I’m not sure I would describe them in such exalted terms, but I do know I have had more invigorating conversations with writers and painters over a plate or two of fresh oysters than any other food. The elegant bivalves inspire a level of discourse often missing in our quick-meal culture — yet one that any dining experience should never be without. And for many people there is the added pleasure of oysters being the next best thing to sex. After all, we don’t eat for the good of living but the enjoyment of it.

Vice Five: Seek Fashion First, Then seek to be Understood

In these days of dressing down and “casual Fridays,” it’s prudent to remember that the highly creative have always known that communication with words is secondary. When winning friends and influencing people, the primary concern is your attire — your own peculiar fashion statement. It is through the impact of this image that both friends and enemies will initially come to know you. What is more gratifying than having everyone stop and stare, wondering why they feel so drab and ineffectual, when you enter a room? If you’ve got a stylish wardrobe, the battle to be understood is merely a stroll in the park.

One of the inevitable consequences of dressing down is that everyone today looks the same — and those with designer logos like Hilfiger plastered on their clothes look plain stupid. The highly creative always choose their wardrobes with a more consistent flair. Whether it be Picasso with his striped sailors’ tops, which he imagined gave him an eternally boyish edge; or Hugh Hefner with his classic pipe and silk pajamas, which he believed gave him a kind of worldly nonchalance (and could be stripped off quickly when opportunity knocked); the creative spirit picks a style and sticks with it.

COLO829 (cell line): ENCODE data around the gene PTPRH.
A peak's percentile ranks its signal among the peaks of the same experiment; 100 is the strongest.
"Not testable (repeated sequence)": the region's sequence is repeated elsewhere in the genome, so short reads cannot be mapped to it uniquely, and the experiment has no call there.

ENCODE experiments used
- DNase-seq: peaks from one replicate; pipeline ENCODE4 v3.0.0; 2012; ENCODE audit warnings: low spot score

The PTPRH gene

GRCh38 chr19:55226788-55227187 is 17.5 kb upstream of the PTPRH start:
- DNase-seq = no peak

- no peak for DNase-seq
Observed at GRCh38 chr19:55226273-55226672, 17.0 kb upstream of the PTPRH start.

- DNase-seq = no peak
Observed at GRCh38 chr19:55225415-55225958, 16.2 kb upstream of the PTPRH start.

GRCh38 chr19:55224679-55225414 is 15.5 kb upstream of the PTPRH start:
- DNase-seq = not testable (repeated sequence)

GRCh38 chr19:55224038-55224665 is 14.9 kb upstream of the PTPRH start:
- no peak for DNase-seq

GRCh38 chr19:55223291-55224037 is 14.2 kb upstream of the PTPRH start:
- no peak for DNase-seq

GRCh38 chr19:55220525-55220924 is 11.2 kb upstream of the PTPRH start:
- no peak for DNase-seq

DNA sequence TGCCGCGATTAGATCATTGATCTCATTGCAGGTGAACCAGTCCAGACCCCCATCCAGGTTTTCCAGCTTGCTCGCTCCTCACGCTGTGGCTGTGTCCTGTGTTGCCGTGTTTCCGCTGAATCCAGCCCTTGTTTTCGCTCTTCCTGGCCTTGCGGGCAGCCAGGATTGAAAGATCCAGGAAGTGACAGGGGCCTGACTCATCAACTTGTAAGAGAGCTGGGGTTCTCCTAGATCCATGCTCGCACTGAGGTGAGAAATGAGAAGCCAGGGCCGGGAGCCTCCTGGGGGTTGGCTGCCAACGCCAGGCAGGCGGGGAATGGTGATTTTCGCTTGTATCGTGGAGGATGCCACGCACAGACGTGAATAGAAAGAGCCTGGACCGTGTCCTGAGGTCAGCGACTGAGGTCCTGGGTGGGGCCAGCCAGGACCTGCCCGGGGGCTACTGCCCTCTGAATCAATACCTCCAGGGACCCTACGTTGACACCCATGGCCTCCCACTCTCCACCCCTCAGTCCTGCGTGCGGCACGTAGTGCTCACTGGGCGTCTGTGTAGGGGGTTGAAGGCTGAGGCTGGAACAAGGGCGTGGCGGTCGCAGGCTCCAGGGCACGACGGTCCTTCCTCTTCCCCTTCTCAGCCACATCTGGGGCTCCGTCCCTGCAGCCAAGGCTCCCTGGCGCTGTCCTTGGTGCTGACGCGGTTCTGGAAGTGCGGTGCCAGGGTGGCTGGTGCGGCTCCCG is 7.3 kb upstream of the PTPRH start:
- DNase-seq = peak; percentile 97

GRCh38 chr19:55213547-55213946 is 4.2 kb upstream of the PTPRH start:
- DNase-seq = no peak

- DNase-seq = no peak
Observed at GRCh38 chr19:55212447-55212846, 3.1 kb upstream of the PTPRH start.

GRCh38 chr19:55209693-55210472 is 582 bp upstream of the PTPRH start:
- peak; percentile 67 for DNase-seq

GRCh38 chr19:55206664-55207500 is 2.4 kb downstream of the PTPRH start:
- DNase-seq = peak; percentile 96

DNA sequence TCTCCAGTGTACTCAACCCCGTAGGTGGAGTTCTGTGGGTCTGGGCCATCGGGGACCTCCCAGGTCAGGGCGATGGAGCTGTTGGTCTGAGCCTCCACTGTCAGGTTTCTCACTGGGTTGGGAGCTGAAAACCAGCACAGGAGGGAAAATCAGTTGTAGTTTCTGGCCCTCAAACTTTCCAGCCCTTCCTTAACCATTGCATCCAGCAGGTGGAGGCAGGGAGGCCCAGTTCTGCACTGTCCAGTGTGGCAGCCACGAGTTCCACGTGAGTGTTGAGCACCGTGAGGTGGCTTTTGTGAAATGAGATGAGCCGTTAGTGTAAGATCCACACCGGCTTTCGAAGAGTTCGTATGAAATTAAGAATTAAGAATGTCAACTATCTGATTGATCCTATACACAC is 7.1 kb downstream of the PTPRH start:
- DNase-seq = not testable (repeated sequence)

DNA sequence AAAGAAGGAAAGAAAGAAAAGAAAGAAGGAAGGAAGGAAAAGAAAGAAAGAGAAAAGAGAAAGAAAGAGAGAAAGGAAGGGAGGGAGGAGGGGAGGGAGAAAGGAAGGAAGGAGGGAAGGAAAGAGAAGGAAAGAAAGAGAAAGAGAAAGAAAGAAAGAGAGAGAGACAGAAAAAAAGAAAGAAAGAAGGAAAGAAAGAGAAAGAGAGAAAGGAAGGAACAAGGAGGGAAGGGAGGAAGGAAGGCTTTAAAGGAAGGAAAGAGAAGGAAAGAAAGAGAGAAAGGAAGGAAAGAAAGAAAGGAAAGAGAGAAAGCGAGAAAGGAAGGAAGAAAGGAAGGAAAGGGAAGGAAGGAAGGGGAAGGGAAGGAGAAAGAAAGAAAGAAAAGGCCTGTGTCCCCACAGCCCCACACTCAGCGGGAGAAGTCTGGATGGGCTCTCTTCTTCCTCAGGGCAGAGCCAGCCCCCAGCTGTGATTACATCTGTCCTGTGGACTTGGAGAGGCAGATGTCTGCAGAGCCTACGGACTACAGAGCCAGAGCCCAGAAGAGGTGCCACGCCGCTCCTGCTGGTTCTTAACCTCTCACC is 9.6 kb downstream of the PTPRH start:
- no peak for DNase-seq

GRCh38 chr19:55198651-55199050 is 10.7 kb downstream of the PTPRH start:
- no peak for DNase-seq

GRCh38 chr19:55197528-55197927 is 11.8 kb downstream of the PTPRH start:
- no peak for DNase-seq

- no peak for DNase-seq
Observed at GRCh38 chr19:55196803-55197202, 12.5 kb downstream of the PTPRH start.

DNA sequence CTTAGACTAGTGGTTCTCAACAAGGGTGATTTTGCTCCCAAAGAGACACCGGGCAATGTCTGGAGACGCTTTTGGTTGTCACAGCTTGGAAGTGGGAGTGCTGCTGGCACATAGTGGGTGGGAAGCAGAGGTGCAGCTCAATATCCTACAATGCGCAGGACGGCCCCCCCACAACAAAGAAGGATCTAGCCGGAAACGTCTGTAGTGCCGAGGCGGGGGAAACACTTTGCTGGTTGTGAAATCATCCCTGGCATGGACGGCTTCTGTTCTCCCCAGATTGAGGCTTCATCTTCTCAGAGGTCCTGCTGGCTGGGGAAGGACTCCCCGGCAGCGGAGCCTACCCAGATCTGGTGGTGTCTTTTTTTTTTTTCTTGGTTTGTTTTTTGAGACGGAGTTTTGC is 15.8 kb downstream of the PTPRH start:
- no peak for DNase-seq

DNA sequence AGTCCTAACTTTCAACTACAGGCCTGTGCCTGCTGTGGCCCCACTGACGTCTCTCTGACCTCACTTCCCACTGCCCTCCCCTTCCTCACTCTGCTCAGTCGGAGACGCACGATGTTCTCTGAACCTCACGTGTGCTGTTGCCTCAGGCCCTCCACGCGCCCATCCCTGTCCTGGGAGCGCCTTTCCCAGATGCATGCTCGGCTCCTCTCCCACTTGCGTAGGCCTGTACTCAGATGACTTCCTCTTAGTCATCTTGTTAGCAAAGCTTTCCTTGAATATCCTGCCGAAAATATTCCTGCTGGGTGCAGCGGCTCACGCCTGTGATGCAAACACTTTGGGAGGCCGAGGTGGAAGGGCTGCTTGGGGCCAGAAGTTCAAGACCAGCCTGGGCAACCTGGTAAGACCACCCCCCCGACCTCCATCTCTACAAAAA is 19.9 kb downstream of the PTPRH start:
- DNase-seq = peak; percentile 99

Today there is a growing demand for comfort without any regard for style that numbs the mind. Comfort is, at times, a worthwhile consideration. But simply because your clothes aren’t comfortable doesn’t mean you can’t enjoy them. In the days of Mozart, fashion was notoriously uncomfortable. Yet in a letter to his sister he once gushed, “We put on our new clothes and were as beautiful as angels.” Sure, he sounds like a twit, but the important point is that the beauty and style of Mozart’s wardrobe overshadowed any discomfort. And it is this attitude that inspired our own Benjamin Franklin to proclaim, “We eat to please ourselves, but dress to please others.”